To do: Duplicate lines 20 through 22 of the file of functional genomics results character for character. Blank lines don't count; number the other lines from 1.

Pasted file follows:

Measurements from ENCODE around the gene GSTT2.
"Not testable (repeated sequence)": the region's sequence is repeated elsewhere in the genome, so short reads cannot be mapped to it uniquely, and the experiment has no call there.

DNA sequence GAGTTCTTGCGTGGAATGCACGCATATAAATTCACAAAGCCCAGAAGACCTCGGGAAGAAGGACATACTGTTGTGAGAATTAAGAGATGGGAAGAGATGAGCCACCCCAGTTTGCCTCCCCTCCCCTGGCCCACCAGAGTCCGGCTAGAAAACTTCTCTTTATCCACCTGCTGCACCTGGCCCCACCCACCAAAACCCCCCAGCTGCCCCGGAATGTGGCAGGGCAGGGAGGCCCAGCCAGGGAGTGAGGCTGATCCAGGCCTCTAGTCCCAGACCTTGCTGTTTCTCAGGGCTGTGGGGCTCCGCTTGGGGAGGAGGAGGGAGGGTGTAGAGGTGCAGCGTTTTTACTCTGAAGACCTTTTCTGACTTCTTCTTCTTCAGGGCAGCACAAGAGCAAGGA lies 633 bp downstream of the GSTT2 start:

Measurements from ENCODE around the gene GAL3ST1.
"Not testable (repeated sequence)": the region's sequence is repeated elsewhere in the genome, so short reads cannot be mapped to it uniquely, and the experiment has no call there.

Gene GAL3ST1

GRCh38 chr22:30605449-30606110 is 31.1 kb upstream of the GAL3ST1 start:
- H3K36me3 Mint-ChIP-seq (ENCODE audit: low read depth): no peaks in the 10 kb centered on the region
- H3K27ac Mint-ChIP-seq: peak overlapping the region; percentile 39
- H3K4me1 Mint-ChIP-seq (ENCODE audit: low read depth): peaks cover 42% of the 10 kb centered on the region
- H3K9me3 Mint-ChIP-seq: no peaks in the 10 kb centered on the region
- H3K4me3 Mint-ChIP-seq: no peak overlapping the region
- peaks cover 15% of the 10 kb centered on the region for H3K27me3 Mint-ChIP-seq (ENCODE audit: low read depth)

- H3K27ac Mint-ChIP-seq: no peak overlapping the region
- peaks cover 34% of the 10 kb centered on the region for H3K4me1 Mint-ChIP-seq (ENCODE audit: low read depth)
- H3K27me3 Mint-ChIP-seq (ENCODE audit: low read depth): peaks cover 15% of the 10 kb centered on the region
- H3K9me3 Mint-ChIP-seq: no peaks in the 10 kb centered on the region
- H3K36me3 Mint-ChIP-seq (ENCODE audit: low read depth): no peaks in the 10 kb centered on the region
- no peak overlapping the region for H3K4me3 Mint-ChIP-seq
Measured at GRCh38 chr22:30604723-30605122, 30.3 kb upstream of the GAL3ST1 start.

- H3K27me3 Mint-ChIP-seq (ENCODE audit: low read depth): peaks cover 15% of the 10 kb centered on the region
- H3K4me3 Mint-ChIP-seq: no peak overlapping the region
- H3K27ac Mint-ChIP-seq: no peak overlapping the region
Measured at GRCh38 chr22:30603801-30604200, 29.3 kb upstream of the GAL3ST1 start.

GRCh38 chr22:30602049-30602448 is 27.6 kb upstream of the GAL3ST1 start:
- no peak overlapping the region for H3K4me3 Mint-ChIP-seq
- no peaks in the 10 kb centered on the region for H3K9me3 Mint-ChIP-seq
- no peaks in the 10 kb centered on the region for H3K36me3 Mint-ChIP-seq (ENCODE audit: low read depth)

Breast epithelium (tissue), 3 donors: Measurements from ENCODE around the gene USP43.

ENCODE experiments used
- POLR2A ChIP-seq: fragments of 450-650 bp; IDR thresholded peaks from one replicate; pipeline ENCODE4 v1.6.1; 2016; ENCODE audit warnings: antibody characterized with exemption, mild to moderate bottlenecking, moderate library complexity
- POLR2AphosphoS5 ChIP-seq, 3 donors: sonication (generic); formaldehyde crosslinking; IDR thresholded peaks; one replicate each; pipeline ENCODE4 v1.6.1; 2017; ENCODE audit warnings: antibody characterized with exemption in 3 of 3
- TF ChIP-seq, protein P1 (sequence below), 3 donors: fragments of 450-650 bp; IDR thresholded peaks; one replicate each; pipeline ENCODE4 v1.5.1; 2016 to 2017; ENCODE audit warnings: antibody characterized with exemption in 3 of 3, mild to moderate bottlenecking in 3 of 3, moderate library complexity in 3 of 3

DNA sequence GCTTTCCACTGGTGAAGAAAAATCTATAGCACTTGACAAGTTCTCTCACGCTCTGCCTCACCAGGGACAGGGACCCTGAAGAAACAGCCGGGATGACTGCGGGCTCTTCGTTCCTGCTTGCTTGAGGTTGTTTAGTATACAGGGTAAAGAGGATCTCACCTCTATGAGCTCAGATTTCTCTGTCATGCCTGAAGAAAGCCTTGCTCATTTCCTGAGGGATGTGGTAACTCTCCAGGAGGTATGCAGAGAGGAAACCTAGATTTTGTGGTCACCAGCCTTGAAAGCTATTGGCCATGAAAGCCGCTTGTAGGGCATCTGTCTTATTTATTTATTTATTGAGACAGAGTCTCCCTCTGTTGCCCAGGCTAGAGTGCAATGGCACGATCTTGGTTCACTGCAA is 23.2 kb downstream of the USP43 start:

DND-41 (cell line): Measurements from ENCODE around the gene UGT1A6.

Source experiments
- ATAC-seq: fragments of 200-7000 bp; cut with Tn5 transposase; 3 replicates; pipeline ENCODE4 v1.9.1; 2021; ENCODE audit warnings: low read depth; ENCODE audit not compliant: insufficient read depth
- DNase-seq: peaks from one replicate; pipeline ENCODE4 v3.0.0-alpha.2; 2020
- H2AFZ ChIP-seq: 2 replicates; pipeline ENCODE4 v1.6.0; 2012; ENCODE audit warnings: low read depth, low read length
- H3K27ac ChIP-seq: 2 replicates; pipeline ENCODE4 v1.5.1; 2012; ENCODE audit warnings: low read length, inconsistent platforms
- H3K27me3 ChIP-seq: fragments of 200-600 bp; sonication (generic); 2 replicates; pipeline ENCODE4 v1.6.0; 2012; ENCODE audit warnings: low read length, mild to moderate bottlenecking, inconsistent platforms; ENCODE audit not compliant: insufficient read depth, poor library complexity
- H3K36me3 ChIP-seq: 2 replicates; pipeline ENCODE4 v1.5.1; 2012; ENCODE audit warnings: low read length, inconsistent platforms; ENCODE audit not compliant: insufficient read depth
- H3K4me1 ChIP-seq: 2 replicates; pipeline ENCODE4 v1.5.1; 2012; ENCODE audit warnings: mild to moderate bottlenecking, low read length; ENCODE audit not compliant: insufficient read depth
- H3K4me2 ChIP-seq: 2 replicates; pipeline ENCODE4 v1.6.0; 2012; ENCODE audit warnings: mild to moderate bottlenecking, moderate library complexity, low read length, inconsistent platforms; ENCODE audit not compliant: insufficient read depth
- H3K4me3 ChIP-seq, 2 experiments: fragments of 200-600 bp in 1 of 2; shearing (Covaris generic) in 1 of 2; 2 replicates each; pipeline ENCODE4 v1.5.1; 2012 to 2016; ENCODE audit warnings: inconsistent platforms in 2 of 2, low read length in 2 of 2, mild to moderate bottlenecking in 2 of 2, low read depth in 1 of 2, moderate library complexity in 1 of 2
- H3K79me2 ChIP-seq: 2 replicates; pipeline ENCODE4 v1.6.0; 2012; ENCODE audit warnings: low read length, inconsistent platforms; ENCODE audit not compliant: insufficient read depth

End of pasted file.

Measured at GRCh38 chr22:30604723-30605122, 30.3 kb upstream of the GAL3ST1 start.

- H3K27me3 Mint-ChIP-seq (ENCODE audit: low read depth): peaks cover 15% of the 10 kb centered on the region
- H3K4me3 Mint-ChIP-seq: no peak overlapping the region